No laughing matter: Mark Thomas and Becky Howe (pictured with their children, Callum and Casey) criticised the way the series presents their lives
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What have we learned from the emotional circus of Benefits Street?

Channel 4’s outrage-inducing look into the lives of benefit claimants has been much discussed – meanwhile a more honest portrayal of life on benefits is over on BBC Four.

Fran Moss lives on a run-down council estate in Leeds. She doesn’t work because she suffers from epilepsy, and most of the furniture in her draughty house has been salvaged from skips. Life is a struggle financially; without help from the state, she would not survive. But still, she has hope for the future in the form of her 12-year-old daughter, Niamh.

For a long time, Niamh used to say that she wanted to go to the local grammar school, a fee-paying establishment she had seen from the top of the bus, and liked the look of. It was a kind of joke between them, for how could Niamh ever finance such an ambition, even if she were somehow able to talk her way in? Without telling her mother, Niamh applied for a place at the school and was awarded a full bursary. Fran would have to pay only for her uniform and bus pass. Swooning with pride and determined to make her daughter’s dreams come true, Fran sprang into action, raising the necessary £2,000 – lab coats and gym skirts do not come cheap in the better suburbs of Leeds – by taking her scant jewellery to the pawnshop and borrowing from a loan shark (a stupid thing to do, as she is the first to concede). At some point soon, she will have to flog the only thing of any value she has left: a Liverpool strip signed by, among others, Ian Rush.

Meanwhile, Fran has been to the market to buy fabric remnants, the better to make a suit to wear the next time she has to visit the school. Bad enough that her daughter has to borrow another girl’s computer (a loan she pays for in chocolate); she would rather not let her down further by looking a fright on parents’ evening.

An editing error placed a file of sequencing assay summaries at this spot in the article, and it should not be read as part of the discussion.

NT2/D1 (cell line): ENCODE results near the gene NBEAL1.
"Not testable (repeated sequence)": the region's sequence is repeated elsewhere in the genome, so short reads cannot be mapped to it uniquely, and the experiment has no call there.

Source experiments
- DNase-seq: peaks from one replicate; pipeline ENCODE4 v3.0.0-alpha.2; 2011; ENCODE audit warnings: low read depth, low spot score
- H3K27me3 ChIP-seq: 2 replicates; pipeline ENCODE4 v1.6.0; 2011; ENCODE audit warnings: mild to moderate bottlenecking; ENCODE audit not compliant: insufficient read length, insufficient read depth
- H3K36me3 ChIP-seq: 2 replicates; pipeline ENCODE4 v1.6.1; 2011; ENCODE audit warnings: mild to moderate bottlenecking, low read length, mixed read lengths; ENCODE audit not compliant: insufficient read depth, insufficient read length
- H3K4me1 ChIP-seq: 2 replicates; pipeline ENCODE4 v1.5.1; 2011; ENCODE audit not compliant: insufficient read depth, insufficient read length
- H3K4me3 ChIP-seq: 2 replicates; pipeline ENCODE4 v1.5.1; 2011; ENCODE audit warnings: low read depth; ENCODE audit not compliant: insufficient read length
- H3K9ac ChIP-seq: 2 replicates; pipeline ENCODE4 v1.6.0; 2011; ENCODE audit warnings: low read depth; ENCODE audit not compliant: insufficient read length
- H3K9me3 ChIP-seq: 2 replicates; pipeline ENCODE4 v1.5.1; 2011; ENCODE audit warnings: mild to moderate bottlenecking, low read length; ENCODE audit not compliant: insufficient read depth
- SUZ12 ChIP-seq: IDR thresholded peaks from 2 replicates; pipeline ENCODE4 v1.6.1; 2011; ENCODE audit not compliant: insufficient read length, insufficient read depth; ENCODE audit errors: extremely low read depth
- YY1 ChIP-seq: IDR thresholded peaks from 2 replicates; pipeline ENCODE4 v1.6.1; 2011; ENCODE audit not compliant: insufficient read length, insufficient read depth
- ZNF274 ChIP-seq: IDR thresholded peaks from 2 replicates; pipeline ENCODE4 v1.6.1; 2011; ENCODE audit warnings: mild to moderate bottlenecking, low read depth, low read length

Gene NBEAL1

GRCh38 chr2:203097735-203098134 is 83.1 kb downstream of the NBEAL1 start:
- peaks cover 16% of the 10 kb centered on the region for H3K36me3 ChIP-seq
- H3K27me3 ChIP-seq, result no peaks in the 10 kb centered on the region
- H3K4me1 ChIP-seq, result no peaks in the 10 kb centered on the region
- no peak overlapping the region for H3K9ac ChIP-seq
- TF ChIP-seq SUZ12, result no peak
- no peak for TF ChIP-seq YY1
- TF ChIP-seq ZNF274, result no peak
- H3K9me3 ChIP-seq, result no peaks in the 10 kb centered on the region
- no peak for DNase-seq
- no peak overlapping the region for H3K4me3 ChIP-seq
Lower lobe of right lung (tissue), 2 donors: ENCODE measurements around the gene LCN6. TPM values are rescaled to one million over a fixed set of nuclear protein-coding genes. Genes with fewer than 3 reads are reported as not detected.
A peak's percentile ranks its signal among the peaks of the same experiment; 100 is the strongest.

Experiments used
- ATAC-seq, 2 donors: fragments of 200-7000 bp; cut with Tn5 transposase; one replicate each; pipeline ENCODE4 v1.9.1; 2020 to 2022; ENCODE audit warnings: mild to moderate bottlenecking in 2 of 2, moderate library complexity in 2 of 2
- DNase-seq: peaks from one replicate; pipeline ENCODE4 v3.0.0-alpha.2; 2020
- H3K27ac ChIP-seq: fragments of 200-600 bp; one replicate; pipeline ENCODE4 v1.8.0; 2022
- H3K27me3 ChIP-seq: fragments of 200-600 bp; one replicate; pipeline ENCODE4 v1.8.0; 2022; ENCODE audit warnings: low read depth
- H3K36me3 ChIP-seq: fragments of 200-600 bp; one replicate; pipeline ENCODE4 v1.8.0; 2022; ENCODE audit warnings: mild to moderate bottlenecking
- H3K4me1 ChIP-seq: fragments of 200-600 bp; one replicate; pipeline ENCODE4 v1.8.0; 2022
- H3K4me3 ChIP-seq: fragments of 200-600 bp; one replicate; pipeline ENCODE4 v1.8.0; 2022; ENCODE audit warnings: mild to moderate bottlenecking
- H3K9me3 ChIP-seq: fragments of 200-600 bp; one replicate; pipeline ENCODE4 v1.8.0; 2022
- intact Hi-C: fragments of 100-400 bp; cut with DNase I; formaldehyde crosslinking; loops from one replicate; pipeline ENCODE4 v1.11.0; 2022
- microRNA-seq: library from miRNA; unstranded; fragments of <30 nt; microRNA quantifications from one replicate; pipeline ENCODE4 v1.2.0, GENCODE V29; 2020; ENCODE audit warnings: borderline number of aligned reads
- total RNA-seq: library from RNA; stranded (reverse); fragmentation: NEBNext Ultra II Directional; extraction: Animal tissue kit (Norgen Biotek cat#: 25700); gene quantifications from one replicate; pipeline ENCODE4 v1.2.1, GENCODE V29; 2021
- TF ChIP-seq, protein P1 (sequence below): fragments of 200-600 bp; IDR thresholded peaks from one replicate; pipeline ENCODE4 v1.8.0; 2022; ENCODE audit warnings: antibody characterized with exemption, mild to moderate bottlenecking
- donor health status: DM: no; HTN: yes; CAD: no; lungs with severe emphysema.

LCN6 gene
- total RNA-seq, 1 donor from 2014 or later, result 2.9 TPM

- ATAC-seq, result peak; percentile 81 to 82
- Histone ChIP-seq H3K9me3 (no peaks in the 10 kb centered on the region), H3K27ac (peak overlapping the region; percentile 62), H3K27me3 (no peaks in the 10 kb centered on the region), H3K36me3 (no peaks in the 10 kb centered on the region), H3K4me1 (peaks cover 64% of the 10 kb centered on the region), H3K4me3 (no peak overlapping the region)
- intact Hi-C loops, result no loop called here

I know about Fran and Niamh because they appeared in These Four Walls, a documentary financed with help from the Joseph Rowntree Foundation and directed by Peter Gordon, which went out on BBC4 on 2 February. Needless to say, this programme was screened with rather less fuss and fanfare than Channel 4’s Benefits Street, and no wonder. For one thing, this was a film that required patience on the part of the audience, each story spooling out through a long monologue to camera rather than in some shouty, snappily edited clip designed to grab viewers’ attention by making us instantly furious (for whatever reason).

For another, Fran and Niamh and their confounding aspirations – though the story does not end entirely happily, Niamh having struggled to fit in at her smart new school – hardly fit the fashionable narrative when it comes to what we are miserably learning to call “benefit culture”.

They seem, in this respect, almost to belong to another time; when Niamh spoke of Oxford, the university she would love to attend, I couldn’t help but think of Hardy’s Jude the Obscure.

How did we get here? Yearning and self-improvement: almost without our noticing it, these have become taboo words when it comes to the poorest in our society. The right refuses to believe that such instincts can coexist with the claiming of disability allowance and all the rest, and the left fears these ideas might sound patronising. And yet, they have not gone away.